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One of my favourite cartoons shows a spouse asking her retired husband what he’s doing today. “Nothing.”
“You did that yesterday,” she says, and he replies, “I haven’t finished yet.”
In retirement, I have spent some time researching how to manage things and how to get as comfortable as the man in the cartoon with my new lifestyle. I have had some success and would like to share some advice for those in a similar situation.
If you have a partner at home, you have to get used to having a new boss. Chances are your spouse will have a different management style to your former boss in the workplace. To my knowledge, there are no training courses to deal with this new regime. Much of your partner’s goal is to stamp out laziness, and so I would like to step into this management vacuum to illustrate how I combat this unfair strike against the condition. It is one of the qualities of which I am now most proud. It takes vigilance and effort to feel comfortable – even proud – of having “lazy” thrown at you as an insult.
My wife and I, during most of our lives, looked down on laziness as a severe character flaw. We were brought up with the good old Victorian ethic of hard work being necessary for salvation; the brainwashing was, and is, effective.
After I retired, it took me some time to get used to not being gainfully employed. I slowly realized that far from laziness being a sin, it could be my best friend. Part of the assumption is a lack of motivation. However, in my case, it is not a lack of motivation but rather a different view of what is important. I know what I want to do – not much, in fact – and have begun to use laziness as a shield to avoid what I don’t want. For example, while once a social gadfly, I have little interest now in social gatherings; this avoidance has been facilitated by COVID-19. Also, I rarely answer the phone on the assumption that no friend of mine would call me.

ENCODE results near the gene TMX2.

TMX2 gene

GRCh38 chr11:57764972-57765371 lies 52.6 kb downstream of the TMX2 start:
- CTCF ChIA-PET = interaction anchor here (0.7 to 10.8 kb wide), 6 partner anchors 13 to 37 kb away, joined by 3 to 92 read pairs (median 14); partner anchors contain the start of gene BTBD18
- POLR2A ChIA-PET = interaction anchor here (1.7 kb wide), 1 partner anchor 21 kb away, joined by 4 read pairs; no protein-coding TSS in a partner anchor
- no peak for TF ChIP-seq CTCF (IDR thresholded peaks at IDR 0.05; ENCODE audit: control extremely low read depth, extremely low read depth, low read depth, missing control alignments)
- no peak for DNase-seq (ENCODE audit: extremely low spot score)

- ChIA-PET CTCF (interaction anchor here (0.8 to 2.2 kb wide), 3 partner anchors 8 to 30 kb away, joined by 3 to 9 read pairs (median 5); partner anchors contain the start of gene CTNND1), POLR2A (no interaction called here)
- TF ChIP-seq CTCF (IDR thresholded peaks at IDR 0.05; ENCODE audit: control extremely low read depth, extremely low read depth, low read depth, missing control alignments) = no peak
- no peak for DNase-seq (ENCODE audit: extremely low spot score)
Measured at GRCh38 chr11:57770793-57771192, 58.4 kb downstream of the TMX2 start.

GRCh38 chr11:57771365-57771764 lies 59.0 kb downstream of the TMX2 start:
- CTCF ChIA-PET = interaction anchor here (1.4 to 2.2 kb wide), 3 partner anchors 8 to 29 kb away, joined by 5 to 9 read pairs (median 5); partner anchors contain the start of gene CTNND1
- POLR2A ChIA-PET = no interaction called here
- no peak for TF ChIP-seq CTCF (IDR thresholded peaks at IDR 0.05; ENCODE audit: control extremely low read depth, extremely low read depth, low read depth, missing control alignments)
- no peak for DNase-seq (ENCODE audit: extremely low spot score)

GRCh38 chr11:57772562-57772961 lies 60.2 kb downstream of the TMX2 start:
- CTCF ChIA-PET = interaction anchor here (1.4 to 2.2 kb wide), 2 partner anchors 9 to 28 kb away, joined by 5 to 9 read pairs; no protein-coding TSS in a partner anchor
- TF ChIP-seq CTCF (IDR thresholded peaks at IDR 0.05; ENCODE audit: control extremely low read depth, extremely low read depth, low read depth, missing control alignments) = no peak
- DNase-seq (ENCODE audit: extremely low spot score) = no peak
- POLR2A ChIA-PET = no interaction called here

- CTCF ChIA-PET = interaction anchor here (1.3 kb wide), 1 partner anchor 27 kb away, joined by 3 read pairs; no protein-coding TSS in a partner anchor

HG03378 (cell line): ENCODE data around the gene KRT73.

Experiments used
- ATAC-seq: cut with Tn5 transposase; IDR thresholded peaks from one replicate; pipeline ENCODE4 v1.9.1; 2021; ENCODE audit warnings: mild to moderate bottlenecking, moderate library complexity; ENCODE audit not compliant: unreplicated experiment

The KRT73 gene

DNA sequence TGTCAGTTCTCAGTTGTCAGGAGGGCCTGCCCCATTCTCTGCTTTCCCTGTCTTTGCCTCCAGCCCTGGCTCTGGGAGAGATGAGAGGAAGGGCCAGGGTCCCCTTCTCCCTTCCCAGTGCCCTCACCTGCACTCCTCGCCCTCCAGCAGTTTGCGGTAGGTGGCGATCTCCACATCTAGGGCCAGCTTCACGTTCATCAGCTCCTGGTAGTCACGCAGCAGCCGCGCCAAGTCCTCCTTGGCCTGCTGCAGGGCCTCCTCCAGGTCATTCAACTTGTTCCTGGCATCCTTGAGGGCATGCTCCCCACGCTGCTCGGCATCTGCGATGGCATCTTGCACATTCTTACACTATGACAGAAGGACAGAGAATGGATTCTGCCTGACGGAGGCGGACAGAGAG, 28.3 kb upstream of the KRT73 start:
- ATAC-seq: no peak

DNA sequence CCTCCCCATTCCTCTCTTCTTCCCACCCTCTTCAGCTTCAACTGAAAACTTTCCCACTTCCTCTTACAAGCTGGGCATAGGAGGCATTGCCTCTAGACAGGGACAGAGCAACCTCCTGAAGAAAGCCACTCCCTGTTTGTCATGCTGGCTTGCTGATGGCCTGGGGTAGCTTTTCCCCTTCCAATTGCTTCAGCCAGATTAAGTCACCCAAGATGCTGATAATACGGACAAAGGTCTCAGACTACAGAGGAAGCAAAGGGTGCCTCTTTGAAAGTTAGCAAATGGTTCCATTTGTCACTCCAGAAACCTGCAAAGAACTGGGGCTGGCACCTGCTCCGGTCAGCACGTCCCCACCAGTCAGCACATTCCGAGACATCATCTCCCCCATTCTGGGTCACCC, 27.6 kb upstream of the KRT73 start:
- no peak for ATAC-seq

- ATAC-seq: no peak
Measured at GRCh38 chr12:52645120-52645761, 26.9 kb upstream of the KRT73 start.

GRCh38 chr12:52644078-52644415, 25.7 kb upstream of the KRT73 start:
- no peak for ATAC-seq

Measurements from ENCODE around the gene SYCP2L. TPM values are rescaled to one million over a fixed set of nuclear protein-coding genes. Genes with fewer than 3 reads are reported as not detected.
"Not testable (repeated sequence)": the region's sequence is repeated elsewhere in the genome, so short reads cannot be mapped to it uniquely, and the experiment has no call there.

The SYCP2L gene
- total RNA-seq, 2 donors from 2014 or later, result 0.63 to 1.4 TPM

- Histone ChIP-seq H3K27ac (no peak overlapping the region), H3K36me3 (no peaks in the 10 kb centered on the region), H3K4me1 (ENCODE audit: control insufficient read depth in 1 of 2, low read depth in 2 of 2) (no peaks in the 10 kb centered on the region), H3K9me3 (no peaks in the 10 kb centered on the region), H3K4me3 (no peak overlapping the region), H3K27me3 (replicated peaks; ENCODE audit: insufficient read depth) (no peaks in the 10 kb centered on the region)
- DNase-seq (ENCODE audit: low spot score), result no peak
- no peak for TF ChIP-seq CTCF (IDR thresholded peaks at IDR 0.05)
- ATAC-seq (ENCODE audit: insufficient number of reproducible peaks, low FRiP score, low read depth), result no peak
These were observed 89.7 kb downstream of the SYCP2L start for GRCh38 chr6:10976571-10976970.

A first tool and friend of laziness is a well-developed skill to “not do things right.” For example, I can’t be trusted to do any serious shopping as I’ve been known to forget items and, worse, pick up the wrong things entirely. In my own interest, however, I have adjusted how I make the coffee run. I now ask my wife to write down her request, these four or five words that make no sense to me, when handed to a barista are understood perfectly. This way, if the end product is wrong, I cannot be blamed.
My wife and I were born in a time and place where women did all the cooking. She long since realized the inequity of this and taught our three sons to cook, but she never got around to me. One of the reasons I never learned to cook was not entirely conventional laziness. While I like food, I see it as a functional necessity rather than something to be worshipped and I have successfully resisted the temptation to get interested. I am allowed, however, to manage the dishwasher and clean the pots and pans, although I’m told I sometimes don’t clean them properly.